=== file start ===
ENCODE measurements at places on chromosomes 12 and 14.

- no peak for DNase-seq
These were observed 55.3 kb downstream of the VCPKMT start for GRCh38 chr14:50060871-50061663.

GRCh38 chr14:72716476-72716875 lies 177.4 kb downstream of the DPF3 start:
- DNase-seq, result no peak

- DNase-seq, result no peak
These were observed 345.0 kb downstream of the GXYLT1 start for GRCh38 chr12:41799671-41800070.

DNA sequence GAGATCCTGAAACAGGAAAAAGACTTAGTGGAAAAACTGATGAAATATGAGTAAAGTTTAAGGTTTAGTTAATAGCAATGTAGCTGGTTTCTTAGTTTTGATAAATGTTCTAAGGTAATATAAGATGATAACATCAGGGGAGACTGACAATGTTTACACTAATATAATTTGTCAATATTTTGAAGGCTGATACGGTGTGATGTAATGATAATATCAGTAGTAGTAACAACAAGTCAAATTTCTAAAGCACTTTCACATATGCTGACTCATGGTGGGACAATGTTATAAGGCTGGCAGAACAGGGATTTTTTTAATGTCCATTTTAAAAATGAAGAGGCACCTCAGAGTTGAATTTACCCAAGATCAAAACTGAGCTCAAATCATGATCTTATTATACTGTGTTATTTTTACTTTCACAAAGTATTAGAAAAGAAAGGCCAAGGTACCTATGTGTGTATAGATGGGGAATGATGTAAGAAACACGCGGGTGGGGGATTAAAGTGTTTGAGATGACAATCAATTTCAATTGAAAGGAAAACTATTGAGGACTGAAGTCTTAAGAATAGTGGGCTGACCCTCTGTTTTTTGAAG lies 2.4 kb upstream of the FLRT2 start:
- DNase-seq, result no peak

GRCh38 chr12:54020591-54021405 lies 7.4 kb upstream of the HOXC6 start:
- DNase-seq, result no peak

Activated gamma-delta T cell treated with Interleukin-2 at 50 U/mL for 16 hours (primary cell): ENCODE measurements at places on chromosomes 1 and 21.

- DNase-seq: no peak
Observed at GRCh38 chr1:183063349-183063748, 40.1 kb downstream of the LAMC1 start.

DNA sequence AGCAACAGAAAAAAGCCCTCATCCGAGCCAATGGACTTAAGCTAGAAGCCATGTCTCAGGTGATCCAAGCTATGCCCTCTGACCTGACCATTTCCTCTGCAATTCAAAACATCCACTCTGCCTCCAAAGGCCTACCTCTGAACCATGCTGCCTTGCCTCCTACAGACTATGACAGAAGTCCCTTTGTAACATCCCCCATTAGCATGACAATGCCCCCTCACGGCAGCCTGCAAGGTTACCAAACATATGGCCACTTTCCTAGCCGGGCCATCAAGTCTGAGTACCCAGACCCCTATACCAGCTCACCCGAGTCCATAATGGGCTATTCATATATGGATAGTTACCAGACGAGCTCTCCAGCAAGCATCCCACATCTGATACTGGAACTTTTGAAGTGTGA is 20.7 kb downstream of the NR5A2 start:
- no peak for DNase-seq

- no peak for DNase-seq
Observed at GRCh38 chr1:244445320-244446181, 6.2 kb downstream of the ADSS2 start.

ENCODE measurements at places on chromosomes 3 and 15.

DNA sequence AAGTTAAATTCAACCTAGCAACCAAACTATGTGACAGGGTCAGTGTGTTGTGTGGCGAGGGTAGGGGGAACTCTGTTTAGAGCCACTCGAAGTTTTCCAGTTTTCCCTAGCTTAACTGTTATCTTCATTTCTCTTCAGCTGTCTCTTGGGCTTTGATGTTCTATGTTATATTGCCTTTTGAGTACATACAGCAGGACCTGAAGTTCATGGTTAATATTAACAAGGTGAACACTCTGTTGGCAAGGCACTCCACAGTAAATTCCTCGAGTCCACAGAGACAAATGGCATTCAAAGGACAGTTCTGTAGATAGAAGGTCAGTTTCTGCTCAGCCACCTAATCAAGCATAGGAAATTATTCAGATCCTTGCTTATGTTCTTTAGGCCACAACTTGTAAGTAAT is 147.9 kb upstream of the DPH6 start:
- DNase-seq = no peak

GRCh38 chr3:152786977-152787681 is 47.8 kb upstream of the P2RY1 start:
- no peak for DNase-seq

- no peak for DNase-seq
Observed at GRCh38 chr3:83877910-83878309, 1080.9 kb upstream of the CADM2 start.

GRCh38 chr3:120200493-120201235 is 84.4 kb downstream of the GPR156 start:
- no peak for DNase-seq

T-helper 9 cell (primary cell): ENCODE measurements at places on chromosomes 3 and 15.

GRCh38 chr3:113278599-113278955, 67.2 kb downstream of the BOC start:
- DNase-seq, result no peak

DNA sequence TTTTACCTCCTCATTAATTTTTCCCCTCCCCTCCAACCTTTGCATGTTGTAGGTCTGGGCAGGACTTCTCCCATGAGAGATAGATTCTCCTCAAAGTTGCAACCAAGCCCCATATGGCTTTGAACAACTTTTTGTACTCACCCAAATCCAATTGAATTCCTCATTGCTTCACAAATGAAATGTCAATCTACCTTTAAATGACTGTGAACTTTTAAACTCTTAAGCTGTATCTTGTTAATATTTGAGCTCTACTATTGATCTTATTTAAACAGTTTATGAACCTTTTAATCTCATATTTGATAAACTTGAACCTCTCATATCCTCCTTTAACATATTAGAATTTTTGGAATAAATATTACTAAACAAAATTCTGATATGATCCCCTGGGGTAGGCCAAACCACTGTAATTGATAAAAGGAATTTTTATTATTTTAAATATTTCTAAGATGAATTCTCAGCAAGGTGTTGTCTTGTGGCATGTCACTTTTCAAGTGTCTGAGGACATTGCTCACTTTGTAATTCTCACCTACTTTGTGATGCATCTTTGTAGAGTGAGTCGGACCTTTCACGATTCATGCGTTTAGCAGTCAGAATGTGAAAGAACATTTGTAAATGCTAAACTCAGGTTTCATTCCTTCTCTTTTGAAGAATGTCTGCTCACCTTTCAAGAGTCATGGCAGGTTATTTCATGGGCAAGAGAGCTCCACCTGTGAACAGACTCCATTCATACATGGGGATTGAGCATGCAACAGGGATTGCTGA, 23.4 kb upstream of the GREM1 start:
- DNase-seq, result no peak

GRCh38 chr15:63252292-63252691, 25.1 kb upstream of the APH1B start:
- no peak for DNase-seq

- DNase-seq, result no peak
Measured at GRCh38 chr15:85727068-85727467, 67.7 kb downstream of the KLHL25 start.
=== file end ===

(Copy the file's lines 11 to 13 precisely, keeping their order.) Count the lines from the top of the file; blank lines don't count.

- DNase-seq, result no peak

Activated gamma-delta T cell treated with Interleukin-2 at 50 U/mL for 16 hours (primary cell): ENCODE measurements at places on chromosomes 1 and 21.

- DNase-seq: no peak